These legislative changes set up a legal framework and a registry to recognize cultural expressions, identify the owners of those expressions, and establish the protocols for owners to authorize any permitted use. Mexico’s Institute of Industrial Property (IMPI, manages patents and trademarks) and the Copyright Office (INDAUTOR) give classes for indigenous communities and individual artisans on intellectual property, explaining how to protect their rights to their work. They also give discounts to the artisans or collectives for registering ownership of their work.
From Appropriation to Appreciation
Is it ever okay to use the cultural assets of another people? Vogue India, prompted by Sarah Jessica Parker’s costume in the “Diwali” episode of And Just Like That, asks “How do you know if you are co-opting cultural connotations or innocuously borrowing an aesthetic?”
It’s a longstanding debate, but the answer, actually, is yes, you can appreciate rather than appropriate (see Brooke O’Connor’s article on page 26). Vogue India came up with a rather narrow answer – you have to avoid “demeaning” the culture from which you have taken something. This is a backward way of saying you have to respect, to recognize, to acknowledge the culture that produced it. Vogue India quotes Kelvin Gonclaves, owner of Elkel, an “avante-garde” boutique in the Soho neighborhood in New York City:
If your action disrespects the original idea because of cultural, religious or other customs, then you’ve gone too far. If you claim it as yours without giving credit, you’ve definitely gone too far. There are a few things that should never be done like blackface or dreadlocks on a white person. With taste and acknowledgement, though, most things can be done.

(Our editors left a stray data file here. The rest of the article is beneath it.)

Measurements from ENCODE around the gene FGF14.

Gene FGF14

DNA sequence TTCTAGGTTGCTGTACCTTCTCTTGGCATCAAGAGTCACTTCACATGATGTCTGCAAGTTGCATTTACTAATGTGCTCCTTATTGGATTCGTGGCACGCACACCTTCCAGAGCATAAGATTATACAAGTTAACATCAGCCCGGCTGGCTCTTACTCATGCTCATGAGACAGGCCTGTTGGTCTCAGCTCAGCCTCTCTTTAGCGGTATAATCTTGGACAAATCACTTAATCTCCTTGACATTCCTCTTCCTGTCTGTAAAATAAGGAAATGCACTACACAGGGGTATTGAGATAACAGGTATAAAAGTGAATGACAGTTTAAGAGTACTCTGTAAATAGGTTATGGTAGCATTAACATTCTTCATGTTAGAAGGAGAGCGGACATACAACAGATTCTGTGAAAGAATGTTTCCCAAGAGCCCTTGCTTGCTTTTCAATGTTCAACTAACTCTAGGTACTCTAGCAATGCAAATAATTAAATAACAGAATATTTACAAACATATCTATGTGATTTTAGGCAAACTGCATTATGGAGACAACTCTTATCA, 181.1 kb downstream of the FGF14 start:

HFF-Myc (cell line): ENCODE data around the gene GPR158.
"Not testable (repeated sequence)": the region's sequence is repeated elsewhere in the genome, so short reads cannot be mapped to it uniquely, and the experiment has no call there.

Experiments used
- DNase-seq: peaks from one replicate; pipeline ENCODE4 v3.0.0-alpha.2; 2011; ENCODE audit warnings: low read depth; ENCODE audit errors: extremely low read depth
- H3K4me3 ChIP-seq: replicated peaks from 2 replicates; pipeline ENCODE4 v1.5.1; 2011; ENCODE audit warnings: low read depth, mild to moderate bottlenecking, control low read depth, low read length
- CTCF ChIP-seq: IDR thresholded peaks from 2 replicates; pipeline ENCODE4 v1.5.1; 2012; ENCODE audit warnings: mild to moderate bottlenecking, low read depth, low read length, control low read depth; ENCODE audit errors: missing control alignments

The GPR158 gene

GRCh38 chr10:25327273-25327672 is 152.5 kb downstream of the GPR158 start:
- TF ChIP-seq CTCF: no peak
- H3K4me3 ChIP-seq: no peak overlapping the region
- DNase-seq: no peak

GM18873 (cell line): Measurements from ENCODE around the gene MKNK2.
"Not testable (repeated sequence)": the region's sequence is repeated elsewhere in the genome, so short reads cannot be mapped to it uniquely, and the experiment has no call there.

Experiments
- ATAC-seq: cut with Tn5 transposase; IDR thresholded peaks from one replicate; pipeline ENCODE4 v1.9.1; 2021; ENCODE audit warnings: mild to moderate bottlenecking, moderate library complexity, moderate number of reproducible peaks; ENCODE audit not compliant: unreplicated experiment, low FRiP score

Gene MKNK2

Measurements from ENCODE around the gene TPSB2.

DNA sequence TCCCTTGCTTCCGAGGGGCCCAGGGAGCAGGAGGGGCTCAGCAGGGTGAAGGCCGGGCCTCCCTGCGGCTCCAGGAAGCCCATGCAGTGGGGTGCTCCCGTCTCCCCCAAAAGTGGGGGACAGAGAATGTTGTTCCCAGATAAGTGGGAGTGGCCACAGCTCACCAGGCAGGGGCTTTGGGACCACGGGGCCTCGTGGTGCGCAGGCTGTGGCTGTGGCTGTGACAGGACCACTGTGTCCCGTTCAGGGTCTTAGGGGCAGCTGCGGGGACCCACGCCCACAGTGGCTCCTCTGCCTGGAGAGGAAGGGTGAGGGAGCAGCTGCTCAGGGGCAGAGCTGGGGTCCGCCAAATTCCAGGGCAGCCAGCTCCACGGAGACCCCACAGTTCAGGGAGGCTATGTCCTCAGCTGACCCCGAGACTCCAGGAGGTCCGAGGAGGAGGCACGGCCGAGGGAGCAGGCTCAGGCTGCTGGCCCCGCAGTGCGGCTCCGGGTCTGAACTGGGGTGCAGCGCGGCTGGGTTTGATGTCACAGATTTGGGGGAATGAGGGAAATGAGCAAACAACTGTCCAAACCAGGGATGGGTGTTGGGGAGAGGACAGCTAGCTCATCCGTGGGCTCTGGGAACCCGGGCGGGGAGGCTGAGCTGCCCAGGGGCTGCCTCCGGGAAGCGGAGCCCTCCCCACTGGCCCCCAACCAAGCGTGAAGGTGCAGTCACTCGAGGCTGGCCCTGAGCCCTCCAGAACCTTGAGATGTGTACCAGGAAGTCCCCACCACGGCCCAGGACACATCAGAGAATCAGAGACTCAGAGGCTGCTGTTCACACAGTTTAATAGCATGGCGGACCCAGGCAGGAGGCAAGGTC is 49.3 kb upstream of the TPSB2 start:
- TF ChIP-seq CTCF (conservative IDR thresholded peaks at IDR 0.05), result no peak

Gonclaves thinks that all art, fashion included, “borrows inspiration from other cultures [to create] new and wonderful things.”
The Gray Area of Inspiration
The designers Mexico has accused of cultural appropriation have said their work is “inspired” by Mexican “ideas.” That may well be so, but it doesn’t determine whether or not they have created something “new and wonderful.”
Take a look at a sweatshirt recently stocked at both Nordstrom and Gonclaves’ boutique:
Billed as a “Gender Inclusive Keith Haring Witches Print Cotton Blend Sweatshirt,” it’s sold out at Nordstrom. According to Nordstrom, the sweatshirt and matching sweatpants were “produced in collaboration with the Keith Haring Foundation” and “creatively showcases the late artist’s iconic designs.” There is no mention that Haring produced the designs forty years ago, or that they were inspired by ancient Mexican hieroglyphic writings and low-relief sculptures.
Keith Haring (1958-90) was a New York “street artist” whose early work, inspired by the graffiti subculture of the early 1980s, was considered pop art, and Haring was very much a part of the pop art scene. In 1982, he was approached by Malcolm McLaren and Vivienne Westwood, who were very much a part of the same scene in England, to prepare designs on the theme of “Witches” for one of McLaren’s albums (Duck Rock) and McLaren/Westwood’s fashion line. By 1983, Haring had produced the Witches series of drawings, but never credited any specific Mexican sources.
Haring was diagnosed with AIDS in 1987; he set up the Keith Haring Foundation to preserve and promote his work, and to raise funds for those affected by AIDS. The Foundation licensed the sweatshirt and pants as a fundraising activity. It can easily be argued that the Witches sweatsuit is “inspired” by Mesoamerican designs, that Keith Haring did not “appropriate” any specific work, and that he created something “new and wonderful.” But a little mention of how he came to use his Mexican inspiration might have been nice.